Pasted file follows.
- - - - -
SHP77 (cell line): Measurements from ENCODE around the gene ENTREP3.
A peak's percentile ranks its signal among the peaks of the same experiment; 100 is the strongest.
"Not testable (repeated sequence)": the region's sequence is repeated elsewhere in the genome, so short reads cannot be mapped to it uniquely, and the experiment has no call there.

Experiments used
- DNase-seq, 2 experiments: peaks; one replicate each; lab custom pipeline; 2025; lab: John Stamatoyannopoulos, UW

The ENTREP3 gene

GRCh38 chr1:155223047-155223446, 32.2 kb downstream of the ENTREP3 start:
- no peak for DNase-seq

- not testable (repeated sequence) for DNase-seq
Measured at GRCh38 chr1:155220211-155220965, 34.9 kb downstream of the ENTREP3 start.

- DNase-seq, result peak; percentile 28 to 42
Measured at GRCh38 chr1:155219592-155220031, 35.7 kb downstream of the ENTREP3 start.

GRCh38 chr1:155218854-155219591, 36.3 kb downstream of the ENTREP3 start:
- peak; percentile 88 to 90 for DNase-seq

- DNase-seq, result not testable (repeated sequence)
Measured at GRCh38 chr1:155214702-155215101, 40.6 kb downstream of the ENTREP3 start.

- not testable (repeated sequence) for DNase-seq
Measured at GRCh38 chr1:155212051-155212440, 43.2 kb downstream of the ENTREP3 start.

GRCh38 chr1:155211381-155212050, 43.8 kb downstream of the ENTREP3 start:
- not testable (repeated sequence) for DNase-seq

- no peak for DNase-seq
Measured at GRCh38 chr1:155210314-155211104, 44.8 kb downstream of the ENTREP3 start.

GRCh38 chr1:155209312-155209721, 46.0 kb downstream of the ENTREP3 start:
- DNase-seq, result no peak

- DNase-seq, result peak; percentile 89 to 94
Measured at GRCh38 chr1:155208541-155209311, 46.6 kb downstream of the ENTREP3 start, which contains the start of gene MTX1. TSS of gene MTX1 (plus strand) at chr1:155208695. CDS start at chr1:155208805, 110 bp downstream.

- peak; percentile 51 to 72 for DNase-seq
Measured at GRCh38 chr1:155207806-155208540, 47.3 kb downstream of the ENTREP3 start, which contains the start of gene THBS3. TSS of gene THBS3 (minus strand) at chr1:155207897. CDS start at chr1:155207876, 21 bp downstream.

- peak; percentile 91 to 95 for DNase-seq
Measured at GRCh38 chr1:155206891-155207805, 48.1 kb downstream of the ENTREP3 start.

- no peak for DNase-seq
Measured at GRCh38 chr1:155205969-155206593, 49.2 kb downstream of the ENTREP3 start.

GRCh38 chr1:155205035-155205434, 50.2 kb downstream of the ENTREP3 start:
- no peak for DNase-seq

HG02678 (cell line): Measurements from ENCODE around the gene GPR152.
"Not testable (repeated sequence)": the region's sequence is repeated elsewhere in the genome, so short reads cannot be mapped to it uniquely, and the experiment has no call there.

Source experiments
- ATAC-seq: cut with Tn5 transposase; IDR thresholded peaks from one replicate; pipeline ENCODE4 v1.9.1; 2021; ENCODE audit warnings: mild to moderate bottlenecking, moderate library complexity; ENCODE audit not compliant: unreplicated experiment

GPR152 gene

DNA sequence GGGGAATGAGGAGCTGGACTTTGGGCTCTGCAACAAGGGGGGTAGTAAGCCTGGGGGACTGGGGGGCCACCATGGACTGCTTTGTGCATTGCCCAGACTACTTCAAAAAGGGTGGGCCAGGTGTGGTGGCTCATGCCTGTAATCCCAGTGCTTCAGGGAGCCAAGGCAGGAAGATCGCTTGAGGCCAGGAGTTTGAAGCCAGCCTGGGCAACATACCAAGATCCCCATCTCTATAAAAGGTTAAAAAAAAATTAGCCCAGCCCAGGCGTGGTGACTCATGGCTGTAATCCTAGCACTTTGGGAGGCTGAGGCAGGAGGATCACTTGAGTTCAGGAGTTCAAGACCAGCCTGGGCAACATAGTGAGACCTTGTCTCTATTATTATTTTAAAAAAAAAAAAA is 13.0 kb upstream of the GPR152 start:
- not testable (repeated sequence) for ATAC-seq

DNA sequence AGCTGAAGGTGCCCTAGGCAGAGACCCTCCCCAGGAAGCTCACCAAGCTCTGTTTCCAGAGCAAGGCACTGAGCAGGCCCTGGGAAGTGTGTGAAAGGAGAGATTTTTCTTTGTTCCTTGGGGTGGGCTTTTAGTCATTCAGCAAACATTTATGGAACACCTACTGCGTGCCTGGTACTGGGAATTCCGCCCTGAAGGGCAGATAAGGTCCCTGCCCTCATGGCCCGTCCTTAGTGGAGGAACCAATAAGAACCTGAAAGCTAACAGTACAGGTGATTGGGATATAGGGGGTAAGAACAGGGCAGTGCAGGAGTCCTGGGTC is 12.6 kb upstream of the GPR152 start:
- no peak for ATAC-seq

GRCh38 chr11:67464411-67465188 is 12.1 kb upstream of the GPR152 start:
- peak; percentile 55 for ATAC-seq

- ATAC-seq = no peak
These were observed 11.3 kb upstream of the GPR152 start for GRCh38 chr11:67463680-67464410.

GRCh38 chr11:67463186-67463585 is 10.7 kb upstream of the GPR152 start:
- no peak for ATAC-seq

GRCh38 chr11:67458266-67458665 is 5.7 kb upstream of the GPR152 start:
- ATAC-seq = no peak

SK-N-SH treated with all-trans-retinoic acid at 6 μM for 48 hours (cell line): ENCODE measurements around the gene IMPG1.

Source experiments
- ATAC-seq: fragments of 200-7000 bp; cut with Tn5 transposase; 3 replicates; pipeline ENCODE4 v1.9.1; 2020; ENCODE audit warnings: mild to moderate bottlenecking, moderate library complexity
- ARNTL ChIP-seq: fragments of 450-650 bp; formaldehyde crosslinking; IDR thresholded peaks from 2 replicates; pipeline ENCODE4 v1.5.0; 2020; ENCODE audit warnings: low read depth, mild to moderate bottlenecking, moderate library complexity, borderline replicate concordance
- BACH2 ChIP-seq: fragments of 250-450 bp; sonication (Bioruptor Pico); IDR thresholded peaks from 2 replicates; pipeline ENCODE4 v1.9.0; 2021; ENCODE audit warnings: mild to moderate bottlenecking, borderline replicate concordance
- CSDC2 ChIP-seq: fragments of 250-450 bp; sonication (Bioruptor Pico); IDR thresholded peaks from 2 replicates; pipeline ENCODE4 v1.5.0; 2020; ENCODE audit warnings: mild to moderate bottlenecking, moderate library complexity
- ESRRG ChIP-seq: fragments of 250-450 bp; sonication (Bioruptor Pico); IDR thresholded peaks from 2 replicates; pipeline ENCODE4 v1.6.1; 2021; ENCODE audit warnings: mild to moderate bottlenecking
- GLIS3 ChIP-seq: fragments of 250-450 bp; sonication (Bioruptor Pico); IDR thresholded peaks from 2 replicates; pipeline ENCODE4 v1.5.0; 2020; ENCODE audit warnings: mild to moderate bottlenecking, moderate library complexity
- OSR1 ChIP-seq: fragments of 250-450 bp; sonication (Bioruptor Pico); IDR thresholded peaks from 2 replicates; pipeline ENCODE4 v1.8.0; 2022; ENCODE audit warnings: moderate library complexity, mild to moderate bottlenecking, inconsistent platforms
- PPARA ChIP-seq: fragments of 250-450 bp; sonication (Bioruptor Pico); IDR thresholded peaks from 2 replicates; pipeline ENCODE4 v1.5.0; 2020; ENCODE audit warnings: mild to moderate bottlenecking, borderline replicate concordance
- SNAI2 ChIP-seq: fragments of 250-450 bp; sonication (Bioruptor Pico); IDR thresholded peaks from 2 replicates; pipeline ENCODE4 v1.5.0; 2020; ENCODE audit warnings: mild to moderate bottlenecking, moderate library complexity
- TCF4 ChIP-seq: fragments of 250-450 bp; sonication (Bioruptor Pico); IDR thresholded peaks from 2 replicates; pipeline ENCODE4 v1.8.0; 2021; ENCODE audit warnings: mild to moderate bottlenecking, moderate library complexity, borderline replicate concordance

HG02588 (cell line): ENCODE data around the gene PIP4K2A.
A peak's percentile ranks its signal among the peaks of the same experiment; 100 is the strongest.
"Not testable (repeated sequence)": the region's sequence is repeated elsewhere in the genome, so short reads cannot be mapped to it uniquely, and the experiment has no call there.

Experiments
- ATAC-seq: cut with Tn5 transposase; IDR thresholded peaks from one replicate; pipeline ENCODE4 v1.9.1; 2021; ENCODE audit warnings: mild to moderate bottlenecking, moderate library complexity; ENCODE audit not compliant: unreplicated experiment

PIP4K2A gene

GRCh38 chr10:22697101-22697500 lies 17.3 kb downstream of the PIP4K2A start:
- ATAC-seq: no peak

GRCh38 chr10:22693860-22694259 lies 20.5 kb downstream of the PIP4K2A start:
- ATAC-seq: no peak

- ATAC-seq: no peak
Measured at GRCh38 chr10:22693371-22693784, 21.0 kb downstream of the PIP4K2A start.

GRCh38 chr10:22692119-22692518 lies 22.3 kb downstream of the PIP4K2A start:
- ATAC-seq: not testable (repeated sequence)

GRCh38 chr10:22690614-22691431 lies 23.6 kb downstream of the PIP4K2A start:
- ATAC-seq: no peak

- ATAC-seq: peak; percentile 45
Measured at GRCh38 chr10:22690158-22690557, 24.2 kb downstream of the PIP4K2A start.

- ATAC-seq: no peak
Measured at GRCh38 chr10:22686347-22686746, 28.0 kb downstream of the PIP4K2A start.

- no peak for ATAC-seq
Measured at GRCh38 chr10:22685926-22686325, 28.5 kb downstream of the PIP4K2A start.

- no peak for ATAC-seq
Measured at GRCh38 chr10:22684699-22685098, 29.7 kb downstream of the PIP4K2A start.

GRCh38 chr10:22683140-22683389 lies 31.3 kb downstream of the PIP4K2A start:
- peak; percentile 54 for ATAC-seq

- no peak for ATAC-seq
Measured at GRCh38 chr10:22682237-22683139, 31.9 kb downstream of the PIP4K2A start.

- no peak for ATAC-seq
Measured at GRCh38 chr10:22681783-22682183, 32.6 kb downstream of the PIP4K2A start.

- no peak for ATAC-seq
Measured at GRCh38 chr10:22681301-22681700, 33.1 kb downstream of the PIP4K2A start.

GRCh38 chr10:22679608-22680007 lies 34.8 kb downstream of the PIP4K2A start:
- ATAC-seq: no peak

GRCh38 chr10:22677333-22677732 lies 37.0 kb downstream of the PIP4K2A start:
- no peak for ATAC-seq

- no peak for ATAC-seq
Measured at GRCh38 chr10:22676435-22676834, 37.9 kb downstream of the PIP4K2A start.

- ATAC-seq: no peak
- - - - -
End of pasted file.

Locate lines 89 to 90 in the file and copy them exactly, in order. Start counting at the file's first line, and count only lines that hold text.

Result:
- peak; percentile 54 for ATAC-seq

- no peak for ATAC-seq